Life and Times: 75 years on and it’s business as unusual

Andrew Papanikitas is deputy editor of the BJGP, and a GP in Oxford. He is on Twitter/X: @gentlemedic

Readers may be forgiven for noticing, or indeed, failing to notice, the absence of celebratory articles in homage to the NHS in Life & Times, this special issue. And 75 years into the world’s most successful experiment in post-war solidarity, it feels inappropriate to throw parties for a service that is under siege, in a country that is divided against itself, in a world that is on fire.

This month’s articles highlight general practice at the heart of the NHS ecosystem, a powerful force for social good. It is clear that we shouldn’t waste too much time partying, and that not all of the work to be done lies within health care.


General practice is a specialty that is variously portrayed as besieged, or even dying in a toxic work environment.

Ben Hoban reflects on the changing roles and boundaries of general practice. Are we hummingbirds or foxes?1 General practice is a specialty that is variously portrayed as besieged, or even dying in a toxic work environment. The solution, argue Machin, Bennett, and Reeve, is to give GPs the knowledge, support, and space to flourish as specialists in primary care.2 This will, Lazarus-like, see general practice return from the dead. The question is whether our policymakers want this to happen.


Variety is the spice of general practice, and Ahmed Rashid gives us a smorgasbord including sexual health in diabetes, contraceptive empowerment, legal support for homeless people, and a recipe for good Chinese doctors!3

GPs have long recognised that the relationship between health, illness, and health care is a complex one, and Giles Dawnay argues that, more than ever, we need to be mindful of the ways in which health care makes and keeps people sick.4

Terry Kemple reminds us that general practice provides care from the cradle to the grave with a review of a book about saying goodbye at the end of life.5


Rowena Christmas argues that general practice has a public health duty to promote school attendance in children, and offers us practical ways in which to enact that duty.6 COVID-19 notwithstanding, any British GP will recognise that for a long time now we have been living in a mental health pandemic, both in Britain and in other high income countries. Elke Hausmann reviews a new book on mental health7 and Emma McKenzie-Edwards reviews Stolen Focus: Why You Can’t Pay Attention, by Johann Hari.8 Both books suggest that many of our mental health ills have an environmental component. No healthcare professional is themselves immune from the mental health pandemic and we ignore the warnings about the toxicity of 21st-century life at our own peril.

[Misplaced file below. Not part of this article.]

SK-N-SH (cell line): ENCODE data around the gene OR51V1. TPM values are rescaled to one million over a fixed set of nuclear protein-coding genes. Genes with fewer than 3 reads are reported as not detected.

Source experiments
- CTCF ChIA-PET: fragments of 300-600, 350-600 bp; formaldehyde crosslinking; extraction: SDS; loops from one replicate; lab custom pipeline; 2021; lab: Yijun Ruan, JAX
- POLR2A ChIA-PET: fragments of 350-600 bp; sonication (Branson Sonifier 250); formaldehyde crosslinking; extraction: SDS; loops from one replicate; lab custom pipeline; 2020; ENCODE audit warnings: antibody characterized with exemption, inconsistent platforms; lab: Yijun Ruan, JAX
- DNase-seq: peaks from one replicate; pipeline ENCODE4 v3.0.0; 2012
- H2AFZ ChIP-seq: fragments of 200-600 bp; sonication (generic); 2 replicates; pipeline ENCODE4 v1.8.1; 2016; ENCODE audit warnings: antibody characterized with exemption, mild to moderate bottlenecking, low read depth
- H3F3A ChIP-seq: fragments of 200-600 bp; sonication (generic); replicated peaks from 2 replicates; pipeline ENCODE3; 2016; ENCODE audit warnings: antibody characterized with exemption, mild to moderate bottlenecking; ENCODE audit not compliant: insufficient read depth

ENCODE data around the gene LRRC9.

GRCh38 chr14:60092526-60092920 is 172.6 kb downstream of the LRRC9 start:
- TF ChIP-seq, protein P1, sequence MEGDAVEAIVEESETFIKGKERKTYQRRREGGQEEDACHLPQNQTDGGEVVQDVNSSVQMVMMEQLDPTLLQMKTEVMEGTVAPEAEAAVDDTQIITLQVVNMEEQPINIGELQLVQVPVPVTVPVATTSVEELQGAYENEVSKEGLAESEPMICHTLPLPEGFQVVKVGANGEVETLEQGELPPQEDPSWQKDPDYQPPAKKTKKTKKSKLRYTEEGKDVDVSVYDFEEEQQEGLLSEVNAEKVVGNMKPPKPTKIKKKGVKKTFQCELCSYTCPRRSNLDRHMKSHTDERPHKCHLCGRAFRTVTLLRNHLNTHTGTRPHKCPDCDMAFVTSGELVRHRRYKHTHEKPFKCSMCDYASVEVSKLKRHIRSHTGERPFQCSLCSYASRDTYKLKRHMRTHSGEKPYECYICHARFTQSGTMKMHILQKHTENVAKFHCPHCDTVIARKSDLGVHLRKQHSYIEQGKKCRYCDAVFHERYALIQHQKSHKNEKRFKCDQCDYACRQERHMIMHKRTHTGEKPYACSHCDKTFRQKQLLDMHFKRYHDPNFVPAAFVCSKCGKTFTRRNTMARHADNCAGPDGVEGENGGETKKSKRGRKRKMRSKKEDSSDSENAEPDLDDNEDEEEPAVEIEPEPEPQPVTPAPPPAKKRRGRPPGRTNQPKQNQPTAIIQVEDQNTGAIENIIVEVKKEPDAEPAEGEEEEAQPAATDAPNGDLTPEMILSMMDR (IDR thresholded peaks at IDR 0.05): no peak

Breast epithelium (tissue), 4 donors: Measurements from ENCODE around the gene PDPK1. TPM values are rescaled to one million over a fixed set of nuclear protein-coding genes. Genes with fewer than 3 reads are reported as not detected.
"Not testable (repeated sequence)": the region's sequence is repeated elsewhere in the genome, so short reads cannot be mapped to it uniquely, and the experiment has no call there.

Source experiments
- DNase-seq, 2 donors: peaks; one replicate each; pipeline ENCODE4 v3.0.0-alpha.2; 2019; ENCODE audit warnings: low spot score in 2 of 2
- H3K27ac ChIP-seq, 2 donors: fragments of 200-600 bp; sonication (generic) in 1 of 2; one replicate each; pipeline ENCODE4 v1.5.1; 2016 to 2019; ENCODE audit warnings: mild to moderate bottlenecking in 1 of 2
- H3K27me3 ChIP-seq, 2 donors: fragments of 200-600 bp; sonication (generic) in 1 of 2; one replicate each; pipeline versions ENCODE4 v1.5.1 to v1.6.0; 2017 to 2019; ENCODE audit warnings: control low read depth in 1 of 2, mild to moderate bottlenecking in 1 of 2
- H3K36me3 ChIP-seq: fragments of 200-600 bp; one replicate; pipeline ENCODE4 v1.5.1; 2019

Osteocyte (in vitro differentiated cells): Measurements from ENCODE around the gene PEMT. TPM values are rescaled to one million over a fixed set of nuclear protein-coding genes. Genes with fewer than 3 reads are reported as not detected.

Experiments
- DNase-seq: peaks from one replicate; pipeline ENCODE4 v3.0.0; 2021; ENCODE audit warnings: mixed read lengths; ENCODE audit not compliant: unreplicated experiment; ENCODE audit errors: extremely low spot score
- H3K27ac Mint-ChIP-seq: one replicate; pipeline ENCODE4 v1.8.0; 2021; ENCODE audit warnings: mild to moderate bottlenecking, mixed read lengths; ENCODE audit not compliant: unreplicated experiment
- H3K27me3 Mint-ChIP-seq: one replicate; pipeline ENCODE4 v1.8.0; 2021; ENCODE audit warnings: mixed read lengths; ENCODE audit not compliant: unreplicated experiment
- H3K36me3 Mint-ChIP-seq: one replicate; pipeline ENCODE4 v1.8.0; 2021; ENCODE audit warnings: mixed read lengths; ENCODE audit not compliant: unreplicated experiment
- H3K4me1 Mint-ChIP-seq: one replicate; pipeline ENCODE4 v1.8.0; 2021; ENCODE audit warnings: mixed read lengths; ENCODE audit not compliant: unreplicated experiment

Both [of the] books [reviewed in this issue], suggest that many of our mental health ills have an environmental component. No healthcare professional is themselves immune from the mental health pandemic.  

The ultimate public health threat is existential in nature. Over the past year, we have maintained a planetary primary care column in BJGP Life. In this issue I review three excellent novels set in our near future that feel like Dickens’s three ghosts in their outlook on our prospects as a species.9 Climate catastrophe affects both the content and the nature of general practice both locally and globally.


So, these are interesting times. They call for an engaged and informed primary care community. This is a community that can both serve the health needs of patients and act as advocates and opinion leaders in both the NHS and wider society.

Let the politicians eat NHS birthday cake but let us all recognise that cake alone won’t save our beloved healthcare service.


This article is also published in the BJGP, DOI:



  1. Hoban B. Hummingbirds and foxes. Br J Gen Pract 2023; DOI:
  2. Machin A, Bennett J, Reeve J. Lazarus: working toegther to re-claim general practice. Br J Gen Pract 2023; DOI:
  3. Rashid A. Sexual health in diabetes, contraceptive empowerment, legal support, and good Chinese doctors. Br J Gen Pract 2023; DOI:
  4. Dawnay G. Seventy-five years of the NHS: but how many of our patients do we still keep sick? Br J Gen Pract 2023; DOI:
  5. Kemple T. Book review: How to Say Goodbye. Br J Gen Pract 2023; DOI:
  6. Christmas R. The role of the GP in maximising school attendance. Br J Gen Pract 2023; DOI:
  7. Hausmann E. Book review: What Mental Illness Really Is …(and What it Isn’t). Br J Gen Pract 2023; DOI:
  8. McKenzie-Edwards E. Book review: Stolen Focus: Why You Can’t Pay Attention. Br J Gen Pract 2023; DOI:
  9. Papanikitas A. Book reviews: Three novels for planetary health. Br J Gen Pract 2023; DOI:

Featured photo by Tugce Gungormezler on Unsplash

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